Early Career

Georg von Hertling (1843-1919) was born as a member of the German nobility (Freiherr) and promoted to the rank of Count in 1913. He studied philosophy and became a professor at Munich University in 1882. He was also a delegate to the Reichstag for the Catholic Center Party. Surprisingly, he was nominated to be the prime minister of Bavaria in February 1912, seemingly the only solution at the time to winning over the Center’s parliamentary support of the liberal ministry.

The Political Situation before Hertling’s Takeover as Chancellor

In July 1917 the majority of the Reichstag, consisting of the Center, the Social Democrats and the democratic faction of the Liberals, had voted for a peace of understanding, more parliamentary influence, and democratic reforms. They no longer confided in Chancellor Theobald von Bethmann Hollweg (1856-1921) whom they regarded as unable to realise their demands. The Supreme Command (Oberste Heeresleitung), represented by Paul von Hindenburg (1847-1934) and Erich Ludendorff (1865-1937) also refused to cooperate with Bethmann Hollweg. At that time, Hertling had already been asked to take over this task but refused because he thought he was in too weak a position to succeed against Hindenburg and Ludendorff. Bethmann Hollweg’s successor Georg Michaelis (1857-1936) turned out to be a complete failure. He had acted according to the wishes of the Supreme Command but had been unable to win the support of the majority parties. He resigned at the end of October 1917.

Chancellorship and Failure to Achieve Peace

Finally Hertling’s hour had come. On 1 November 1917 he became chancellor and prime minister of Prussia. He confronted the same problem as his predecessors: he stood between the Supreme Command with its extreme war aims on one side and the Reichstag-majority with its wish for peace and democratic reforms on the other. Hertling wanted Hindenburg to sign an agreement that the peace negotiations would be solely the chancellor’s affair. Hindenburg signed a vague document and, even so, was never willing to stick to it. Hertling accepted the Supreme Command’s demand for territorial annexations but wanted to limit them. He only managed to persuade the Bavarian king to renounce his dream that Alsace-Lorraine become part of Bavaria.

In negotiating the Treaty of Brest-Litovsk with Russia, Hindenburg and Ludendorff went against Hertling’s ideas for a more moderate peace. When in January 1918 President Woodrow Wilson (1856-1924) came out with his Fourteen Points, Hertling, in order to soothe the Supreme Command, wanted to only partially accept them. Additionally, he refused to give up Belgium. This, however, went against the wishes of the democratic Liberals. Hertling had neither the power nor the courage to carry through his point of view.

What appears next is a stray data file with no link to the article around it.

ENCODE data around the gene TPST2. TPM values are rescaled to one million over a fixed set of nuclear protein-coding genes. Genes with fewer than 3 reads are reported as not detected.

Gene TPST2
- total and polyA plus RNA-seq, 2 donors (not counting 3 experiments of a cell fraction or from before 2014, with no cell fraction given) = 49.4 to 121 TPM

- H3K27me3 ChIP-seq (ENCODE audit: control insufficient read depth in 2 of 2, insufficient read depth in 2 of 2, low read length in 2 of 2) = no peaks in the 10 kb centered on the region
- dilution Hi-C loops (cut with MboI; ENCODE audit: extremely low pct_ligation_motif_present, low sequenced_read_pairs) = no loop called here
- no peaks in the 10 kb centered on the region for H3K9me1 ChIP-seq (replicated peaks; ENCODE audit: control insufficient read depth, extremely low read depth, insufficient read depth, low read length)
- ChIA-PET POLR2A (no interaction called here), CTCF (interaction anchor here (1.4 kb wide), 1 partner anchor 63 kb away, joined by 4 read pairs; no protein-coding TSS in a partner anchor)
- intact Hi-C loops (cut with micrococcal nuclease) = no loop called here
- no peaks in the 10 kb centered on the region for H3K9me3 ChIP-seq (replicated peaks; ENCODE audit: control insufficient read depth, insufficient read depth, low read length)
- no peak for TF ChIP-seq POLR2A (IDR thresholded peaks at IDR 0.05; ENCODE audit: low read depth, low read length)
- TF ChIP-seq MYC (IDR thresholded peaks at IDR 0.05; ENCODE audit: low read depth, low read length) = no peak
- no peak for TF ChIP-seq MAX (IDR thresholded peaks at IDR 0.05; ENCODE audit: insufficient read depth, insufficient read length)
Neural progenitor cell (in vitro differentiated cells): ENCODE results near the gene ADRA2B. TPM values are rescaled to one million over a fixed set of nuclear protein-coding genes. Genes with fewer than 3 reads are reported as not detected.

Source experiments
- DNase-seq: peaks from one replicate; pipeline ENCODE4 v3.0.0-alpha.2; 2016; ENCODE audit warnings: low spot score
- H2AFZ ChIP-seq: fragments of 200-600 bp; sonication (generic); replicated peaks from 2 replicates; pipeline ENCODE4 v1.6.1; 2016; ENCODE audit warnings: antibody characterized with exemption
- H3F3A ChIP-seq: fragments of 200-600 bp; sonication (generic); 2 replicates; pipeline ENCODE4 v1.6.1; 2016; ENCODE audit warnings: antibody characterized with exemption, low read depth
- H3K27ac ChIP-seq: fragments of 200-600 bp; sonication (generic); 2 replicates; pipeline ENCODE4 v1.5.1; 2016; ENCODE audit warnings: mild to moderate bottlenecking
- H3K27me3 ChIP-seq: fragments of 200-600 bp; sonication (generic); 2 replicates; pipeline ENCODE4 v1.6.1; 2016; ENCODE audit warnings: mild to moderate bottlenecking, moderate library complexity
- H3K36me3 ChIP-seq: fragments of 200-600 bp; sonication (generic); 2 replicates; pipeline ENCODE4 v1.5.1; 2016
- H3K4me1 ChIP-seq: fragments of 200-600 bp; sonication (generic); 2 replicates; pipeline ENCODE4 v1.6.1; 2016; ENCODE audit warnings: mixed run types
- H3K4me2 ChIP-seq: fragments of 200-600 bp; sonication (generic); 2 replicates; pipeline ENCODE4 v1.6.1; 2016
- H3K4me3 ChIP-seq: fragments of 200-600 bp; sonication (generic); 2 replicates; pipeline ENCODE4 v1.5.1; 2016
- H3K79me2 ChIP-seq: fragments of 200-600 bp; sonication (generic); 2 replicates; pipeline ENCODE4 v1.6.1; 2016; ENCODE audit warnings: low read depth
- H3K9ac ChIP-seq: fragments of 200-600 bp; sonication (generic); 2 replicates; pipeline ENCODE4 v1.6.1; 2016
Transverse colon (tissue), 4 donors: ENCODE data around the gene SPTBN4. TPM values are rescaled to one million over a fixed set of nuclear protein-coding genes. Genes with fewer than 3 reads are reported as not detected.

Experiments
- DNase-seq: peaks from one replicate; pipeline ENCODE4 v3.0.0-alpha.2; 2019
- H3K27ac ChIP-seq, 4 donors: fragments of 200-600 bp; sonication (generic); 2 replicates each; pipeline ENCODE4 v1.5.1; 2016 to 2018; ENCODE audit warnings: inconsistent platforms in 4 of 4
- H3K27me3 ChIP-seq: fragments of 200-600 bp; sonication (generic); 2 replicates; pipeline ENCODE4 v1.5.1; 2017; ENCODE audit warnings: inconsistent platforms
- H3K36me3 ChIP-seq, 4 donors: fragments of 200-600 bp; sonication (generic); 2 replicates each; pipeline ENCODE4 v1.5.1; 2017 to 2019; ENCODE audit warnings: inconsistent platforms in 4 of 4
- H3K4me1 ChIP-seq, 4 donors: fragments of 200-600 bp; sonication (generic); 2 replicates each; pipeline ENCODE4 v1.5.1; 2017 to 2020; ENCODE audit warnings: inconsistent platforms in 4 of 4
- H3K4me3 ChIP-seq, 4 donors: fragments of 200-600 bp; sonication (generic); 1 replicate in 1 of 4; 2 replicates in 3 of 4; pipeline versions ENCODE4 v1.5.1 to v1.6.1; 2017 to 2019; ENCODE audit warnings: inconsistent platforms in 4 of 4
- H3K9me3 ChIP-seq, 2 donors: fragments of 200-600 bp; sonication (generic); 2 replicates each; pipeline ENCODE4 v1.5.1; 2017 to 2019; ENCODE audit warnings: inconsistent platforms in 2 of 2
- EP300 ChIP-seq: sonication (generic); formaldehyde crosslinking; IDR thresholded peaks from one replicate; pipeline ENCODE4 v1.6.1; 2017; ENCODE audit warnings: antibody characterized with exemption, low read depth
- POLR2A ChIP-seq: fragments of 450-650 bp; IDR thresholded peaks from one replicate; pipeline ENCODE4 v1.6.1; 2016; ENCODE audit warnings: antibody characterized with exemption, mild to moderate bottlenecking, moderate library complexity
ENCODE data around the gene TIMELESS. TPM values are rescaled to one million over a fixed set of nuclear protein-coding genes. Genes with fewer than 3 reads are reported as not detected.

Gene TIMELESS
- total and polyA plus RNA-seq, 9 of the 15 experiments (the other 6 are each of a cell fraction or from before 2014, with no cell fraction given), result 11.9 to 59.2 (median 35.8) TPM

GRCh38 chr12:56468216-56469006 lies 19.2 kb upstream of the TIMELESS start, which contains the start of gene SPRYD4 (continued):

On 24 June 1918 the secretary for foreign affairs, Richard von Kühlmann (1873–1948), admitted in the Reichstag that there was no longer a chance for a victory and negotiations were unavoidable. The Supreme Command demanded his resignation and Hertling obliged.

Hindenburg and Ludendorff denied Hertling influence over the future fate of Poland and the occupied Baltic territories. Even when Rupprecht, Crown Prince of Bavaria (1869-1955) urged Hertling at the beginning of June 1918 to start peace negotiations, Hertling refused to please the Supreme Command. He believed what Hindenburg and Ludendorff told him: namely that there was still a chance for victory. Even in early September Hertling stated that Germany must not come out with new proposals for peace because this could be interpreted as a sign of weakness. During that time the Reichstag majority deemed Hertling untrustworthy.

Hertling’s resistance to democratic reforms

Hertling failed to bring about any democratic reforms during his tenure. His only concession was that he chose a Liberal politician, Friedrich von Payer (1847-1931), as vice-chancellor. Though he had admitted in the Prussian parliament that Prussia’s three-class suffrage was obsolete, he took no steps to abolish it. Paul von Hintze (1864-1941), who became secretary of state for foreign affairs in July 1918, persuaded Wilhelm II, German Emperor (1859-1941) explicitly against Hertling’s will to announce democratic reforms at the end of September 1918. Hintze feared a revolution if politics remained as usual and that Hertling stood in the way of peace. Hertling stayed true to his belief concerning the necessity of an autocratic monarchical system. However, at this point, even the Supreme Command had demanded ceasefire negotiations and were ready to accept a new government in agreement with the majority of the Reichstag. On 29 September 1918 Hintze confronted the Emperor with these demands, who gave way and ignored Hertling’s resistance. At the time Hertling was seventy-five. Due to his weak sight he was dependent on his son who read the majority of documents to him. He had also started to suffer from dizzy spells. He resigned on 3 October 1918.

Paul Hoser, Independent Scholar

Section Editor: Mark Jones